I don’t know, myself. When Ott describes the doctrine that is de fide, he does mention Aquinas (Summa) twice, but that doesn’t prove an absolute equation of his view with the dogmatic Catholic one. The 4th Lateran Council in 1215, however, gave one of the key statements, and that was ten years before St. Thomas was born. The Latin is substantia seu natura simplex omnino.
St. Augustine wrote in 391:
But the Catholic Church has taught me many other things also, . . . that God is not corporeal, that no part of Him can be perceived by corporeal eyes, that nothing of His Substance or Nature can any way suffer violence or change, or is compounded or formed . . .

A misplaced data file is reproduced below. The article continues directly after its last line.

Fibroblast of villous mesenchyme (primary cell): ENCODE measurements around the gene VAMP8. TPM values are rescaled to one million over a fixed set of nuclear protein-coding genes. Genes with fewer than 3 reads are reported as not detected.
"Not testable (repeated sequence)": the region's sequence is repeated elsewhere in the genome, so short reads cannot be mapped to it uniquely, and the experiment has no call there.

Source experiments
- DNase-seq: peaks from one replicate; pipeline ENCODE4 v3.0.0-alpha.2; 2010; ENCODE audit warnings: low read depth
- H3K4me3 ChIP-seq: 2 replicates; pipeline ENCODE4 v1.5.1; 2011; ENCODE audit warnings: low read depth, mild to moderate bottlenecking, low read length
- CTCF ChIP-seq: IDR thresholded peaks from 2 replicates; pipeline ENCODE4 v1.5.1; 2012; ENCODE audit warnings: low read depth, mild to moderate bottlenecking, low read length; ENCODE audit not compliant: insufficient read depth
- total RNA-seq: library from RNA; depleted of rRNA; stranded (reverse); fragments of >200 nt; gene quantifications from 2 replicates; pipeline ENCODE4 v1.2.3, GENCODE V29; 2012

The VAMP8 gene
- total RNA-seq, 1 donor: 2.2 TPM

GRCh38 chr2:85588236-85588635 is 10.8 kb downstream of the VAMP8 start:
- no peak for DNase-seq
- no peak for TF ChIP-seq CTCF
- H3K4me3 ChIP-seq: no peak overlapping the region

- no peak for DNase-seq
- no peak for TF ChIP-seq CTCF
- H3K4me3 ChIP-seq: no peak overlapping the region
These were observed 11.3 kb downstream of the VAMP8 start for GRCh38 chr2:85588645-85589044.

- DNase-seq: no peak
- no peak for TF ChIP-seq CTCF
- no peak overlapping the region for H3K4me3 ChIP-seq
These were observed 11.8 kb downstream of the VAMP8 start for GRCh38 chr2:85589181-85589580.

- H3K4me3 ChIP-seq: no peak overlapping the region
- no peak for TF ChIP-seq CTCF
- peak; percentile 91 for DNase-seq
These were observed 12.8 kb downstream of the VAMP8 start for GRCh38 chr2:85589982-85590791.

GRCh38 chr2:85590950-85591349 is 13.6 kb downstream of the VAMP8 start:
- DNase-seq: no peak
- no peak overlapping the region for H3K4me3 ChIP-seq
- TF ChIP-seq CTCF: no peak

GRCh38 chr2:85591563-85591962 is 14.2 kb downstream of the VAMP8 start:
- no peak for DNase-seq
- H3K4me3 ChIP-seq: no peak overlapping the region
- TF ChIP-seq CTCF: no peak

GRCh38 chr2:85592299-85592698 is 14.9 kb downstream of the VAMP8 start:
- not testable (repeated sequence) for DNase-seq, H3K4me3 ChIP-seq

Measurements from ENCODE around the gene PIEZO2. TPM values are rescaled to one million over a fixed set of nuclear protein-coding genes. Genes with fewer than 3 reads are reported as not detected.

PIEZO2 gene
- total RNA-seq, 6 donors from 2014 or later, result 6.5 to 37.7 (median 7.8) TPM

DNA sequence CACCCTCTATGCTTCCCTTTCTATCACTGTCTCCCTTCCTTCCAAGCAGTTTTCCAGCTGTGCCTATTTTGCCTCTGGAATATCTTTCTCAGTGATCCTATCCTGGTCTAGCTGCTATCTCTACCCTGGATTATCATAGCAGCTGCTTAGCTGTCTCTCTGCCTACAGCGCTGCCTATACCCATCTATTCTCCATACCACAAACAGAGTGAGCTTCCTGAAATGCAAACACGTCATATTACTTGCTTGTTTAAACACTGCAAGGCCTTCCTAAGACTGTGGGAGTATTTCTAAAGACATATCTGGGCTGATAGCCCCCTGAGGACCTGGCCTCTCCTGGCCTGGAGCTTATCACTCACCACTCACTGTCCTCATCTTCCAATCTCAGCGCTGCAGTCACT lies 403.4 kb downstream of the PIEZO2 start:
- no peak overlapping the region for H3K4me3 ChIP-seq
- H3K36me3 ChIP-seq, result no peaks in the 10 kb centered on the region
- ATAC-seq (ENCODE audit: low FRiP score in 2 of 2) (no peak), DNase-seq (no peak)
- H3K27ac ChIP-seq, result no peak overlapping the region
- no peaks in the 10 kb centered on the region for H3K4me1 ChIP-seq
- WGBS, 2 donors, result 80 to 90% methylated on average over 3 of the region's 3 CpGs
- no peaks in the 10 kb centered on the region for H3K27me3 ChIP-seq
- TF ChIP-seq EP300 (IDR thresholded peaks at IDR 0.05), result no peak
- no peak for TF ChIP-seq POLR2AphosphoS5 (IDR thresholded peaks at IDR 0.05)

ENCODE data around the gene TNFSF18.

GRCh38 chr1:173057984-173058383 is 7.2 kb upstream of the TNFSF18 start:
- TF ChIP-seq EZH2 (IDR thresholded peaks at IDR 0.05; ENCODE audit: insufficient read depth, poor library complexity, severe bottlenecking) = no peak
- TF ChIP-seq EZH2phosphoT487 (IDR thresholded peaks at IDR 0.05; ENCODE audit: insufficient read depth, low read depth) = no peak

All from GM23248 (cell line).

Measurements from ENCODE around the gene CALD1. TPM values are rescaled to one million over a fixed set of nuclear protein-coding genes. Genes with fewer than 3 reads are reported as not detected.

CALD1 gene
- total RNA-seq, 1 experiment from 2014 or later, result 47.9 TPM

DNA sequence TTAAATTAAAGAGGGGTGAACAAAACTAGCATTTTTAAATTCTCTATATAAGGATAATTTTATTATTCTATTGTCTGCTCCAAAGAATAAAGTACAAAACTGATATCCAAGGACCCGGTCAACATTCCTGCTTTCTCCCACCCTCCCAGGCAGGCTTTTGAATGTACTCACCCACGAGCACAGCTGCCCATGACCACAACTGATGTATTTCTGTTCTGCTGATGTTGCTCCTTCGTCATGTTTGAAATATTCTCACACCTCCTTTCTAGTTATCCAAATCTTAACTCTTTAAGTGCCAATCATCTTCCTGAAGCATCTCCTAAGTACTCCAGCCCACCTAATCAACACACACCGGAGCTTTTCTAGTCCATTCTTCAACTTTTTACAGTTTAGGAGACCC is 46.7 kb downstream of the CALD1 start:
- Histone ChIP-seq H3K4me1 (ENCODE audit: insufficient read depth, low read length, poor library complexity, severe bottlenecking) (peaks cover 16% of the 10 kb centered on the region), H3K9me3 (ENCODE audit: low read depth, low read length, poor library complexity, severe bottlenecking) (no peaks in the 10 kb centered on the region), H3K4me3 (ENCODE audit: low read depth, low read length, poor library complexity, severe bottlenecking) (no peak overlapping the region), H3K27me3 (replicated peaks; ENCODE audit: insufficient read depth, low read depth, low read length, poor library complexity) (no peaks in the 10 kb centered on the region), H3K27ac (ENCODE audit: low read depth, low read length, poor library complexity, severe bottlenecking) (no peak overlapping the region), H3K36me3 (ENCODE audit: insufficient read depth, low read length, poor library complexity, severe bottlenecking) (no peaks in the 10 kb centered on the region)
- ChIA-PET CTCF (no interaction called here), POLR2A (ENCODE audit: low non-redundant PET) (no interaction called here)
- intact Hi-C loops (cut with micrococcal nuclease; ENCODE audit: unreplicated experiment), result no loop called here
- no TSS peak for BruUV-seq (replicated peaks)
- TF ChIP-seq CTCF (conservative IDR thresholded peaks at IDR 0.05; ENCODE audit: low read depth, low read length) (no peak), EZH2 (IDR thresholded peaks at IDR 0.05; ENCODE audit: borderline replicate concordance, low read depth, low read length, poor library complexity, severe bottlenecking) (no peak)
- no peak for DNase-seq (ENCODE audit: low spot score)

(On the Usefulness of Believing [De utilitate credendi] , 36)
[it was claimed by a fellow Catholic that Aquinas taught that God’s attributes were all “one and the same”]
Where does he say this? Perhaps the view logically reduces to that, but it seems to me to likely be trinitarian-like distinctions, on the order of: “God the Father is eternal; the Son is eternal; the Holy Spirit is eternal, yet the Father is not the Son; the Son is not the Spirit,” etc. (orthodox trinitarianism being distinguishable from modal monarchianism, or Sabellianism). St. Augustine (I recently completed a book of his quotations) reiterates this sort of reasoning endlessly.
Could not one also say, by analogy: “God is good, God is wise; God is love, yet God’s love can be logically distinguished from His wisdom, and both can be distinguished from His goodness”?
But St. Thomas Aquinas in Summa Theologica I.13.2 does leave a small (and fascinating) loophole: